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5-7.

You know that the first derivative, $f^\prime(x)$, tells us the slope and the rate of change of $f(x)$.

1. What does the second derivative, $f^{\prime\prime}(x)$, tell you about $f^\prime(x)$? What does $f^{\prime\prime}(x)$ tell you about $f(x)$?

$f^{\prime\prime}(x)$ tells us the same thing about $f^\prime(x)$ that $f^\prime(x)$ tells us about $f(x)$.

2. Find $f^\prime(x)$ and $f^{\prime\prime}(x)$ for $f(x) = x^3 + 3x^2-9x + 2$.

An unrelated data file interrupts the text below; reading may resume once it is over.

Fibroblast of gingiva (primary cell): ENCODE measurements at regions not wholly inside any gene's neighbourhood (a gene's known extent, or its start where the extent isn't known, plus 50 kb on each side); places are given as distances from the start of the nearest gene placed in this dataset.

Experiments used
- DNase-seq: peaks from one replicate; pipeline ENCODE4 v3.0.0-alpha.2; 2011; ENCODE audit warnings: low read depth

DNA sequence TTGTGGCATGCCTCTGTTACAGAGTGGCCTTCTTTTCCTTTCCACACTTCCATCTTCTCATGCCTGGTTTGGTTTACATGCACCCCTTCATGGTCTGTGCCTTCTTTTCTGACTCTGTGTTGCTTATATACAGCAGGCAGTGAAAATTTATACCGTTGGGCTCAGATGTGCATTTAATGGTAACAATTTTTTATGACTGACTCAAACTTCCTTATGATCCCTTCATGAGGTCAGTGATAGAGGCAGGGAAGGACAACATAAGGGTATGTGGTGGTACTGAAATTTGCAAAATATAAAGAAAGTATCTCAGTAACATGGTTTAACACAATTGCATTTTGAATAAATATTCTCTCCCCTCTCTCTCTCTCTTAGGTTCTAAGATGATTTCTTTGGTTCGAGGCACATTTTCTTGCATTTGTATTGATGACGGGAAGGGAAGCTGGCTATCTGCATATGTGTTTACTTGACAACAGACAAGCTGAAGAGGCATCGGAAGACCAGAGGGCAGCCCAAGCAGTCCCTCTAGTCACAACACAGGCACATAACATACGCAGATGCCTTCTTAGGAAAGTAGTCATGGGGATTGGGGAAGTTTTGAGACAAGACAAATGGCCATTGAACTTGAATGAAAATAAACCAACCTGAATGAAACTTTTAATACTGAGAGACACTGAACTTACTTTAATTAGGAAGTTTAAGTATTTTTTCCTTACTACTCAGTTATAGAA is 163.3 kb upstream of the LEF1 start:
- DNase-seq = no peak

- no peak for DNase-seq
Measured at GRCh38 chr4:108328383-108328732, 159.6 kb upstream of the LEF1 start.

$f^\prime(x)$: $3x^² + 6x-9$
$f^{\prime\prime}(x)$: $6x + 6$

3. Use these derivatives to find $f^{\prime\prime}( 1 )$ and $f^{\prime\prime}(-2)$. Is $f(x)$ getting steeper or less steep at $x = 1$? At $x =-2$? Explain your reasoning.

Consider this: Even though a slope of $−2$ is steeper than a slope of $−1$, if the slope changes from $−1$ to $−2$, then the slope is decreasing.

4. The values in part (c) can be used to determine concavity. Where is $f(x)$ concave up? Where is $f(x)$ concave down?

Positive values of the 2nd-derivative indicate that the function is concave up while negative values indicate that the function is concave down.